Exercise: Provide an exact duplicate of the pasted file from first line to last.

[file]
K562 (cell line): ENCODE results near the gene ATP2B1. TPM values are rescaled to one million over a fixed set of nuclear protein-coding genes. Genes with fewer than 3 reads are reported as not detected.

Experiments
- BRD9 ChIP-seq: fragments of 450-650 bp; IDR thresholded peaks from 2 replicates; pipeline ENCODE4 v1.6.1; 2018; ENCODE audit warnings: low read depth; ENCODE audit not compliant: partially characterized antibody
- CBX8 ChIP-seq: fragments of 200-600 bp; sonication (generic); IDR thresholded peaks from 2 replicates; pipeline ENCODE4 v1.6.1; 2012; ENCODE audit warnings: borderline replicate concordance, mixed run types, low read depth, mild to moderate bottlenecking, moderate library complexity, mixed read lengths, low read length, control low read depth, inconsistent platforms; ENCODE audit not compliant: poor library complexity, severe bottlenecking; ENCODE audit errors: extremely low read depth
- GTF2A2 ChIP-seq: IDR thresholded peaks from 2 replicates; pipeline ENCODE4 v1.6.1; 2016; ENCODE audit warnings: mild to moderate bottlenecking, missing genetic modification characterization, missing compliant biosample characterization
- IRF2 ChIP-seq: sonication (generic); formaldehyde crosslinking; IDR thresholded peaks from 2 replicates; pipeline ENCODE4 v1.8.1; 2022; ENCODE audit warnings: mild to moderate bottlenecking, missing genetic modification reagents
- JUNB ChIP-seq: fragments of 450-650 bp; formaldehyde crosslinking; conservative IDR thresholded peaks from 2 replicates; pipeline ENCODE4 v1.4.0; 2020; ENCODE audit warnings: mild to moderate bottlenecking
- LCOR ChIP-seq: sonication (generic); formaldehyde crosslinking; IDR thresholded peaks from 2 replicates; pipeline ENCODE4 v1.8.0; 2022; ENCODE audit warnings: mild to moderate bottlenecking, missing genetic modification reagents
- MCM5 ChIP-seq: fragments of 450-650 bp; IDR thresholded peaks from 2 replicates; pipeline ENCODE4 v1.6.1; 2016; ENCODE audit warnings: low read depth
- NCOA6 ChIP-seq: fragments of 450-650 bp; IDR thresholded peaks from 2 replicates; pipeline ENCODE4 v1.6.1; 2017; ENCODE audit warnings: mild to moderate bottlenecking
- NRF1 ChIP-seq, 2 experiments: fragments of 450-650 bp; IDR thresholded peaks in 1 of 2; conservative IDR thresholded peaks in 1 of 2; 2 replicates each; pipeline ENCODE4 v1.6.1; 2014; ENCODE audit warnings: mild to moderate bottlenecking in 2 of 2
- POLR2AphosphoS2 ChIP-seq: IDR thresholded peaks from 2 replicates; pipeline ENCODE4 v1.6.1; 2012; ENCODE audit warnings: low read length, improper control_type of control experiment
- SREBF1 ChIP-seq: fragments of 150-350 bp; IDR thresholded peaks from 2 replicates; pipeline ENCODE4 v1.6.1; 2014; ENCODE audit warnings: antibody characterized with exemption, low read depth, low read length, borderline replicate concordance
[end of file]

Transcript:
K562 (cell line): ENCODE results near the gene ATP2B1. TPM values are rescaled to one million over a fixed set of nuclear protein-coding genes. Genes with fewer than 3 reads are reported as not detected.

Experiments
- BRD9 ChIP-seq: fragments of 450-650 bp; IDR thresholded peaks from 2 replicates; pipeline ENCODE4 v1.6.1; 2018; ENCODE audit warnings: low read depth; ENCODE audit not compliant: partially characterized antibody
- CBX8 ChIP-seq: fragments of 200-600 bp; sonication (generic); IDR thresholded peaks from 2 replicates; pipeline ENCODE4 v1.6.1; 2012; ENCODE audit warnings: borderline replicate concordance, mixed run types, low read depth, mild to moderate bottlenecking, moderate library complexity, mixed read lengths, low read length, control low read depth, inconsistent platforms; ENCODE audit not compliant: poor library complexity, severe bottlenecking; ENCODE audit errors: extremely low read depth
- GTF2A2 ChIP-seq: IDR thresholded peaks from 2 replicates; pipeline ENCODE4 v1.6.1; 2016; ENCODE audit warnings: mild to moderate bottlenecking, missing genetic modification characterization, missing compliant biosample characterization
- IRF2 ChIP-seq: sonication (generic); formaldehyde crosslinking; IDR thresholded peaks from 2 replicates; pipeline ENCODE4 v1.8.1; 2022; ENCODE audit warnings: mild to moderate bottlenecking, missing genetic modification reagents
- JUNB ChIP-seq: fragments of 450-650 bp; formaldehyde crosslinking; conservative IDR thresholded peaks from 2 replicates; pipeline ENCODE4 v1.4.0; 2020; ENCODE audit warnings: mild to moderate bottlenecking
- LCOR ChIP-seq: sonication (generic); formaldehyde crosslinking; IDR thresholded peaks from 2 replicates; pipeline ENCODE4 v1.8.0; 2022; ENCODE audit warnings: mild to moderate bottlenecking, missing genetic modification reagents
- MCM5 ChIP-seq: fragments of 450-650 bp; IDR thresholded peaks from 2 replicates; pipeline ENCODE4 v1.6.1; 2016; ENCODE audit warnings: low read depth
- NCOA6 ChIP-seq: fragments of 450-650 bp; IDR thresholded peaks from 2 replicates; pipeline ENCODE4 v1.6.1; 2017; ENCODE audit warnings: mild to moderate bottlenecking
- NRF1 ChIP-seq, 2 experiments: fragments of 450-650 bp; IDR thresholded peaks in 1 of 2; conservative IDR thresholded peaks in 1 of 2; 2 replicates each; pipeline ENCODE4 v1.6.1; 2014; ENCODE audit warnings: mild to moderate bottlenecking in 2 of 2
- POLR2AphosphoS2 ChIP-seq: IDR thresholded peaks from 2 replicates; pipeline ENCODE4 v1.6.1; 2012; ENCODE audit warnings: low read length, improper control_type of control experiment
- SREBF1 ChIP-seq: fragments of 150-350 bp; IDR thresholded peaks from 2 replicates; pipeline ENCODE4 v1.6.1; 2014; ENCODE audit warnings: antibody characterized with exemption, low read depth, low read length, borderline replicate concordance